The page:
The iPhone X looks gorgeous, but an immediate question for many was how accessible the new handset would be. Face ID requires you to give your iPhone your attention, something visually impaired users might not be able to do. Furthermore, the absence of a physical Home button left questions about how to activate some iPhone X Accessibility features.

Jonathan Mosen, a consultant working closely with the blind community and one of the hosts of The Blind Side Podcast, reached out to Apple about these concerns. Cupertino was quick to respond, and he outlined what he learned on his blog. Here’s my take on iPhone X accessibility.

iPhone X Accessibility Features and Face ID

Facial recognition looks like an amazing innovation, but how well will it and other accessibility features work for those who need them?

Using Face ID When Your Eyes Won’t Cooperate

Apple has earned the trust of the blind community, and others, with its careful attention to accessibility issues. Members of the blind community raised an immediate about Face ID. After all, the technology appears to require the iPhone X owner to look into the camera for authentication to happen.

The eye is a big concern for most people in the blind community. They often keep their eyes closed, and some (like Mosen) appear to have small or sunken eyes. Mosen asked Apple how Face ID might accommodate that. Cupertino quickly responded with the following:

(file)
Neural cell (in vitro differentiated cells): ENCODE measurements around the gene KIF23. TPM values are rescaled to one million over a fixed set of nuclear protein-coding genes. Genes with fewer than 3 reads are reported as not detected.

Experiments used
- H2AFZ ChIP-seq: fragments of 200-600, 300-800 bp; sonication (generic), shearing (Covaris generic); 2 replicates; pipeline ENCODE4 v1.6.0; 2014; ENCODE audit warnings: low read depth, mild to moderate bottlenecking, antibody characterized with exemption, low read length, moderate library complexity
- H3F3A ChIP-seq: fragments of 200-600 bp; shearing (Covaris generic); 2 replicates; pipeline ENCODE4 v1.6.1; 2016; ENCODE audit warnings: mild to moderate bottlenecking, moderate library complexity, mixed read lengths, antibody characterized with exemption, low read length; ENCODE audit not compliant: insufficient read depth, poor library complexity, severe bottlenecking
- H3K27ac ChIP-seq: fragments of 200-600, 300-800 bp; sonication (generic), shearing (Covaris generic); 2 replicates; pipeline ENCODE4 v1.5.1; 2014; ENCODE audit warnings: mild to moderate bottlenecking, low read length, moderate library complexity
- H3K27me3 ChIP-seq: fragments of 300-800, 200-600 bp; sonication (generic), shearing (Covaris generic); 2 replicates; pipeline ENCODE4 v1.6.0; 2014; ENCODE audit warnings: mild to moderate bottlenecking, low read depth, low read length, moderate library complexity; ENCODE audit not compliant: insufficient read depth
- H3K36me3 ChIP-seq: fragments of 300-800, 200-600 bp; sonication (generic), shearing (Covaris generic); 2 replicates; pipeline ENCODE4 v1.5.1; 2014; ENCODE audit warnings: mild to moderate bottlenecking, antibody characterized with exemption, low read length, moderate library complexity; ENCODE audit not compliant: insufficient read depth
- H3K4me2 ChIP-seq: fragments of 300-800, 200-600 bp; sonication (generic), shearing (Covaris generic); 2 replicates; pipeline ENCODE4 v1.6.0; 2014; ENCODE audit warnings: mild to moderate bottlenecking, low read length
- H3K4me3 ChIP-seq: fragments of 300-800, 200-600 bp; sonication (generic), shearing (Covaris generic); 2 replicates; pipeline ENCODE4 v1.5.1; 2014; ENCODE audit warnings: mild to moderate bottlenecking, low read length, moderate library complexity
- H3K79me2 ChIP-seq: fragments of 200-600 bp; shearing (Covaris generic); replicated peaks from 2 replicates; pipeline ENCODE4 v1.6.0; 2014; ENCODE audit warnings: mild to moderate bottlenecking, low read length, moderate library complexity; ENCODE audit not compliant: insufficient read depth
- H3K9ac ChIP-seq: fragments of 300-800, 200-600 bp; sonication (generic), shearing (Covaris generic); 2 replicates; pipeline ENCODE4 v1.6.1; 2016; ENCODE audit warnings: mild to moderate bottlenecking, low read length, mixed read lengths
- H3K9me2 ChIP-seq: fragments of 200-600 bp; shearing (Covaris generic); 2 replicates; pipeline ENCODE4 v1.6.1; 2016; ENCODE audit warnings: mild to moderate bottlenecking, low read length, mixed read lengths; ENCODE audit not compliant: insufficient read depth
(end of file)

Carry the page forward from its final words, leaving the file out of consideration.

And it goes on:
The iPhone X has been designed with a number of accessibility features to support its use.

For VoiceOver users, Face ID will prompt you as to how to move your head during set up in order to complete a scan. If you do not want Face ID to require attention, you can open Settings > General > Accessibility, and disable Require Attention for Face ID. This is automatically disabled if you enable VoiceOver during initial set up.

This is encouraging. It means there is a way to use Face ID technology. Even when you are incapable of giving your eyes’ attention to the iPhone X, you can use Face ID.

I am left wondering, however, about the relative insecurity of this accommodation. I can foresee a circumstance where someone with Require Attention for Face ID turned off could be illegally compelled to unlock their iPhone X. We’ll have to see if that becomes an issue or not.

Toggling iPhone X Accessibility Features

The second major concern was how owners of the new handset would be able to toggle iPhone X accessibility features on or off. Clearly, the old method of triple-clicking the Home button won’t work — there is no physical home button.

Instead, the iPhone X uses the Side button for accessibility toggles. Triple-clicking that Side button will turn Accessibility features off or on, but I have to issue some caution here. If you inadvertently click the Side button five times in a row quickly, the Emergency SOS function within iOS 11 activates. That could be awkward, to say the least.

The iPhone X Appears to Have Accessibility Nailed, Kind of

Do I think the accessibility functions within the iPhone X are going to be perfect? No, I don’t, and Mosen offers some caution about them as well. While Cupertino has kept accessibility in mind with the iPhone X, it does seem almost like an afterthought that hasn’t been fully tested or evaluated.

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